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Mainstream, Vol XLVI, No 21

A Great Force of Peace and Harmony is No More

Wednesday 14 May 2008, by Manoranjan Mohanty

The news of the sudden passing away of Nirmala Deshpande, the most prominent Gandhian of contemporary India, is a great shock to all the workers in the peace and social transformation movements of India. Rajya Sabha MP, leader of the Harijan Sewak Sangh, Gandhi Smriti and President of the Peoples of Asia, she was, above all, an ever-smiling, self-effacing social worker always ready to help. With her demise India has lost a devoted social worker who dedicated her whole life to the service of the downtrodden and peace and harmony among communities.

Nirmalaji—she was called Didi by all her friends and co-workers—worked for communal harmony throughout her life. In the post-1992 period she worked tirelessly in Mumbai and later in Gujarat in 2002 giving solace to the victims of riots. As the leader of many peace initiatives between India and Pakistan she earned the goodwill and solidarity of peace forces in both the countries. She took the women’s peace bus from Delhi to Lahore which had tremendous impact on the political environment paving the way for governmental dialogues. In the post-2001 climate of utmost tensions when communications were suspended between the two countries, she led delegations of peace activists to meet the leaders of all the political parties of India to urge upon them the necessity to open up channels of communication between India and Pakistan. This did succeed finally in paving the way for dialogue. She actively participated in the Conventions of the Pakistan-India Peoples’ Forum for Peace and Democracy.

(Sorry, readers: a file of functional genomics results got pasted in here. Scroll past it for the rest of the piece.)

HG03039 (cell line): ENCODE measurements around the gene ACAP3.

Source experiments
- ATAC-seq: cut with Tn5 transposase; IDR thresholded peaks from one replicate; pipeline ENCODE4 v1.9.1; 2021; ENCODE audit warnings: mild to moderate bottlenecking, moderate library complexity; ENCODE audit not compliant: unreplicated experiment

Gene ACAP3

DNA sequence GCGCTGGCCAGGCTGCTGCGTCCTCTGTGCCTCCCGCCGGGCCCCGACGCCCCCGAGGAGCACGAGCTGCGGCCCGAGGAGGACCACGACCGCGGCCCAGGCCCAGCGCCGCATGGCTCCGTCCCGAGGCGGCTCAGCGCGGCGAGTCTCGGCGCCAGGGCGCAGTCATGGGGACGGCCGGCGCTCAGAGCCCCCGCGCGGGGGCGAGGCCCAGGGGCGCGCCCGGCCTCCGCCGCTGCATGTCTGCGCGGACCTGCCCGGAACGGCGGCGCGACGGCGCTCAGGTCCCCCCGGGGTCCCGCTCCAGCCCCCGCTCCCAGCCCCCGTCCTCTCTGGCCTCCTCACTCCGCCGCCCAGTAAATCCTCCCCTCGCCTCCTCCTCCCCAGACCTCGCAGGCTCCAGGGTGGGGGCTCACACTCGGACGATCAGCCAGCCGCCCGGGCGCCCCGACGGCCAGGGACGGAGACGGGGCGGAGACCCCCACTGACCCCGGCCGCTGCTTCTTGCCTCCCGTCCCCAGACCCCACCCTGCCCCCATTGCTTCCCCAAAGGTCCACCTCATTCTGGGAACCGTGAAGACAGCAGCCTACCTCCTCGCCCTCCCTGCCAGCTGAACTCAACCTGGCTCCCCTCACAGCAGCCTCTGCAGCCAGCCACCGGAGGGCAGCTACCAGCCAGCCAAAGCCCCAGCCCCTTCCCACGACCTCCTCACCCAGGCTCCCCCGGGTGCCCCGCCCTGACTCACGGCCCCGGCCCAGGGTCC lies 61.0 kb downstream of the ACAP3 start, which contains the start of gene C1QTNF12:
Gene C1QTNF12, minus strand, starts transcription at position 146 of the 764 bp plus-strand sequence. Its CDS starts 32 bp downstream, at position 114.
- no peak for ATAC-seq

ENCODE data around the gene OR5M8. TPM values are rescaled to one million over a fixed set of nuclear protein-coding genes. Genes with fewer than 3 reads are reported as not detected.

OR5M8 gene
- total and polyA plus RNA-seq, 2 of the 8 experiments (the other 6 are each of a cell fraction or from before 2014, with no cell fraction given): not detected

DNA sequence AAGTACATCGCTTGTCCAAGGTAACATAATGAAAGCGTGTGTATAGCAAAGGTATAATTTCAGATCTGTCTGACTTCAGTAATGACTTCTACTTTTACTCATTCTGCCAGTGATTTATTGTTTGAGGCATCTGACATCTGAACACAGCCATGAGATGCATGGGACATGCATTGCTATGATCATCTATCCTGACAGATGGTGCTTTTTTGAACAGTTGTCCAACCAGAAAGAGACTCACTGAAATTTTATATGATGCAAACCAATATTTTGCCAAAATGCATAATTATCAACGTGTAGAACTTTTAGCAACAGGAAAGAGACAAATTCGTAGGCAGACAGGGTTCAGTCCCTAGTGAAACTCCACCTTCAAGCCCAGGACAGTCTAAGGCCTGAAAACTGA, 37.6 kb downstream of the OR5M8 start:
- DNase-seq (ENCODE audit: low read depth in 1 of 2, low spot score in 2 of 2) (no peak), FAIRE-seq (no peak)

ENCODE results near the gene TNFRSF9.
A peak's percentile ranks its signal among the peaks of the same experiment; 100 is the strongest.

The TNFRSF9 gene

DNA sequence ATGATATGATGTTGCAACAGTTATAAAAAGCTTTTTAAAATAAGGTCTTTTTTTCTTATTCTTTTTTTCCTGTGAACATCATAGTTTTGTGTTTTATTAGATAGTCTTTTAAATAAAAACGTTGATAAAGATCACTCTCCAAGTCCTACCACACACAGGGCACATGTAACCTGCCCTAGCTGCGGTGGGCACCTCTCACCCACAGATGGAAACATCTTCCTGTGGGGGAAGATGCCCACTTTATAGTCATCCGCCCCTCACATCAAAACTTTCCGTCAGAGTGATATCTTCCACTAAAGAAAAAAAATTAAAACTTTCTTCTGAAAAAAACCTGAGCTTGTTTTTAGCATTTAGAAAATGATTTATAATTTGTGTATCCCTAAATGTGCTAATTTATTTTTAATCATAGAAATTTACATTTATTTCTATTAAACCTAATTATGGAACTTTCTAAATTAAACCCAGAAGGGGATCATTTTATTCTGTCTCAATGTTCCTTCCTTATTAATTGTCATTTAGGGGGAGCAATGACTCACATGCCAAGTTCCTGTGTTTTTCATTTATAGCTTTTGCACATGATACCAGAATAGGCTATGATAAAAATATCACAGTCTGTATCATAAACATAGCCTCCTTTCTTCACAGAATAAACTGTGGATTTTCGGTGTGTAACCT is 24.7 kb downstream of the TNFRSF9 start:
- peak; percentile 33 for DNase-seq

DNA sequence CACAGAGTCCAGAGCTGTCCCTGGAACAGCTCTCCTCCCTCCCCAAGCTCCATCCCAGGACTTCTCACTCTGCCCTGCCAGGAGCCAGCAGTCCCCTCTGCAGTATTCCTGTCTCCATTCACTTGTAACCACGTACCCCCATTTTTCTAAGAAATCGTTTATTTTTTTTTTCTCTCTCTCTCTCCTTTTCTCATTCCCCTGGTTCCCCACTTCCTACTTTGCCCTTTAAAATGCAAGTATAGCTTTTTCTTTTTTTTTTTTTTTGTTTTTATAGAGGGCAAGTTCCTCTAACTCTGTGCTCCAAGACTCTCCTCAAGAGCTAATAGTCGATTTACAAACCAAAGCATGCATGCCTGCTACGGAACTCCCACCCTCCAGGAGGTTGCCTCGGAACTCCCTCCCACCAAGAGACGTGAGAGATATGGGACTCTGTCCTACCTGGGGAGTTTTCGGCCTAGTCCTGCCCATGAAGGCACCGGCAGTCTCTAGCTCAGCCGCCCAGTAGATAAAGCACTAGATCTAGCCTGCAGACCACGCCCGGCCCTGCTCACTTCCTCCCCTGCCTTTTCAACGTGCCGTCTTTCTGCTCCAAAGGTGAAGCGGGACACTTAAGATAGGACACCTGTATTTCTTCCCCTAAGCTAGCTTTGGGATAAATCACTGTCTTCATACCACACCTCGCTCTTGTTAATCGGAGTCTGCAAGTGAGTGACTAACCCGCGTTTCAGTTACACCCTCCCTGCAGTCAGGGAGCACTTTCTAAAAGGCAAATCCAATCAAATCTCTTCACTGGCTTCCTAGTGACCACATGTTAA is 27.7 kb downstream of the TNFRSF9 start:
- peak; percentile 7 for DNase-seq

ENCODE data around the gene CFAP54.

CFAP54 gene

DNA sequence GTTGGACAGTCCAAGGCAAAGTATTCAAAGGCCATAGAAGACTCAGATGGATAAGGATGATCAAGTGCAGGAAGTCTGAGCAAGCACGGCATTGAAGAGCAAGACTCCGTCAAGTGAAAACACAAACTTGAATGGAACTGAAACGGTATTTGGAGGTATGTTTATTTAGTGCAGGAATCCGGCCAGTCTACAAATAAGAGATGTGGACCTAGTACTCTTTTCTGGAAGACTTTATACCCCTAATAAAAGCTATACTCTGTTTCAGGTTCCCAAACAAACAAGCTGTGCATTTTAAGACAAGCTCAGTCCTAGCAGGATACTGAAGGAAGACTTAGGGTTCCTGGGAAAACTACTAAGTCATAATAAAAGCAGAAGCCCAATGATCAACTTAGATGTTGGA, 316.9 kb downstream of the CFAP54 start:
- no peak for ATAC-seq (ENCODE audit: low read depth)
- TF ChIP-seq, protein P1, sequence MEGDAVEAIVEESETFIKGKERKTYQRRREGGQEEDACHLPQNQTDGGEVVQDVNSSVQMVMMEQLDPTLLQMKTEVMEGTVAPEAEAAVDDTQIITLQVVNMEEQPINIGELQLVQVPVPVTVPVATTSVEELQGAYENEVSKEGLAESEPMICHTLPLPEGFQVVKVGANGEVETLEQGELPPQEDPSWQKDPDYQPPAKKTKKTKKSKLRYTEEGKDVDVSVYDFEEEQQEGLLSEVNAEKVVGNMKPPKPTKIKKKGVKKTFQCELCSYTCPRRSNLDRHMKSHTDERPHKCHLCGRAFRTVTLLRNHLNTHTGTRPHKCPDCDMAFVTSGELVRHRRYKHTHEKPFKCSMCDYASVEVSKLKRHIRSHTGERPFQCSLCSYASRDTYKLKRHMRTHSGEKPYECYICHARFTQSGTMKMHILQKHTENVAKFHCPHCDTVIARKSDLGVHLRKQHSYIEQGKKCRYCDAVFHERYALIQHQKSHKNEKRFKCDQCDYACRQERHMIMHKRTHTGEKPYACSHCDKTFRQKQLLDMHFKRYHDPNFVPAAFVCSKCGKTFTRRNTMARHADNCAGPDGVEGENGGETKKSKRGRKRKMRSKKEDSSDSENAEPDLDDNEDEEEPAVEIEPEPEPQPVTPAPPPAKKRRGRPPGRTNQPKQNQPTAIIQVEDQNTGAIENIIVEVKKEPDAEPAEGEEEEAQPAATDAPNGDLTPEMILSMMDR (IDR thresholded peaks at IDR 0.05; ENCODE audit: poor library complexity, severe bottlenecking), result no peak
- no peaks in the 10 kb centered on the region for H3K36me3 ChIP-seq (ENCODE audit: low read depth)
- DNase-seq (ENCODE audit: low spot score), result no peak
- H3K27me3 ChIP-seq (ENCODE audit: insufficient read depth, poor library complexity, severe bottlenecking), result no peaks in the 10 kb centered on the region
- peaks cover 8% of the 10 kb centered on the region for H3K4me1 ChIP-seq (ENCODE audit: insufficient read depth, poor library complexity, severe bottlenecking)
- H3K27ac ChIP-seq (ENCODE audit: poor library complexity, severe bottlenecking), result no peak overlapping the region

Even while being close to the Dalai Lama and working with him on programmes of peace and religious harmony, she made continuous attempts to facilitate dialogue between him and the Chinese leaders. During her trip to China she made appeals to the Chinese authorities in this regard. At the current moment her role indeed had crucial significance.

After the Orissa super-cyclone in 1999 Didi joined the Delhi University-Gandhi Darshan joint effort in the Orissa Reconstruction Campaign and mobilised resources for support to the victims in Jagatsinghpur.

There is much to remember about Nirmala Deshpande’s contribution to contemporary India in healing the wounds on many fronts and affirming the power of love. Some of us were privileged to be close witness to a few of her campaigns. We will immensely miss her in our activities on the centenary of Hind Swaraj planned for next year. The best tribute to her by the workers in the peace and social transformation movements is to rededicate themselves to her cherished goals.

The author, a former Professor, University of Delhi, is the Durgabai Deshmukh Professor of Social Development, Council for Social Development, New Delhi.

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